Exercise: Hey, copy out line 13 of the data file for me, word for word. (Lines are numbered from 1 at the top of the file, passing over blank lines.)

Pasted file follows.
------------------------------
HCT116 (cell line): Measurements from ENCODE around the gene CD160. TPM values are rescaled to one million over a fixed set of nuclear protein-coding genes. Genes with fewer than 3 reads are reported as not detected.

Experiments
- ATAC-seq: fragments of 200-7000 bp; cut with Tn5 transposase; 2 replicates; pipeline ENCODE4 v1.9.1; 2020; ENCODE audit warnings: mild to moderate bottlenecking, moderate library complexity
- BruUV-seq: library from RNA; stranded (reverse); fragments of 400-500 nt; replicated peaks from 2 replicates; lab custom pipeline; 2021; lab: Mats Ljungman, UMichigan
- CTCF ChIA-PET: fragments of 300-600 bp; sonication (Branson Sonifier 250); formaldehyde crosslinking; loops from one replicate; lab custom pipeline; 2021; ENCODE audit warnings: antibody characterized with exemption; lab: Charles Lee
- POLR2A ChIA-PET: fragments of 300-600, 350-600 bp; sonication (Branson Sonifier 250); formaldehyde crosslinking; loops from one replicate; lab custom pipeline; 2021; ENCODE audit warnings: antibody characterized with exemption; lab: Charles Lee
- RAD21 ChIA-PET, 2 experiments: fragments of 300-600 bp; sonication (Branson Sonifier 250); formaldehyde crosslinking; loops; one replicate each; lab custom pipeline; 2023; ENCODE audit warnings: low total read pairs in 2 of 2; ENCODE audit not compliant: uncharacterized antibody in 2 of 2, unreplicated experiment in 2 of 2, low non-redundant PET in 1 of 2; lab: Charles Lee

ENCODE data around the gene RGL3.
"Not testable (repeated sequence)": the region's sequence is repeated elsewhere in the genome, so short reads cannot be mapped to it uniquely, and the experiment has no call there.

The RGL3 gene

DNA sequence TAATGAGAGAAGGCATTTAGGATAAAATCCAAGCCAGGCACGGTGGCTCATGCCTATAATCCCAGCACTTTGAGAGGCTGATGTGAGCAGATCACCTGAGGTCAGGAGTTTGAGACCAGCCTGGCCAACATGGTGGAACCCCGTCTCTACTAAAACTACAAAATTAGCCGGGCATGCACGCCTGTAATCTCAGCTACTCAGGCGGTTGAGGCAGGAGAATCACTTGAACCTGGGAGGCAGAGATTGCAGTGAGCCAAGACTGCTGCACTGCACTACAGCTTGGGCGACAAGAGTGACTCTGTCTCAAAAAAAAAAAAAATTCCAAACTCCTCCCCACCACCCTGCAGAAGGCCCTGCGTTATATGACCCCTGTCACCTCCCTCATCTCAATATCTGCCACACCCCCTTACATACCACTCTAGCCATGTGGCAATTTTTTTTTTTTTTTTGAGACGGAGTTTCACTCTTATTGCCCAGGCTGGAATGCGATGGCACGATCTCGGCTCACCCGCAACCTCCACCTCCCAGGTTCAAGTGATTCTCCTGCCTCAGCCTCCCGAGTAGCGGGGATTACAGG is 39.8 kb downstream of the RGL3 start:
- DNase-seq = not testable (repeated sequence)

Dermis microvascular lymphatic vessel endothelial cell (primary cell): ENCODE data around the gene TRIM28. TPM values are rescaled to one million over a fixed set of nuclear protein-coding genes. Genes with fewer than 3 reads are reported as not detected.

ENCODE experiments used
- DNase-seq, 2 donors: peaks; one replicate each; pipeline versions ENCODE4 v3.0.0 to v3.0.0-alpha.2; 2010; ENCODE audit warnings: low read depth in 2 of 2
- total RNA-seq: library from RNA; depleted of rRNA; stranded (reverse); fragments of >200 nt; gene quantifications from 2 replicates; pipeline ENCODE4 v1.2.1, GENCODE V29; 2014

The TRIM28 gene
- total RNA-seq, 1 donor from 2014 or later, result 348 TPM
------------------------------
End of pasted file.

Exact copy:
Dermis microvascular lymphatic vessel endothelial cell (primary cell): ENCODE data around the gene TRIM28. TPM values are rescaled to one million over a fixed set of nuclear protein-coding genes. Genes with fewer than 3 reads are reported as not detected.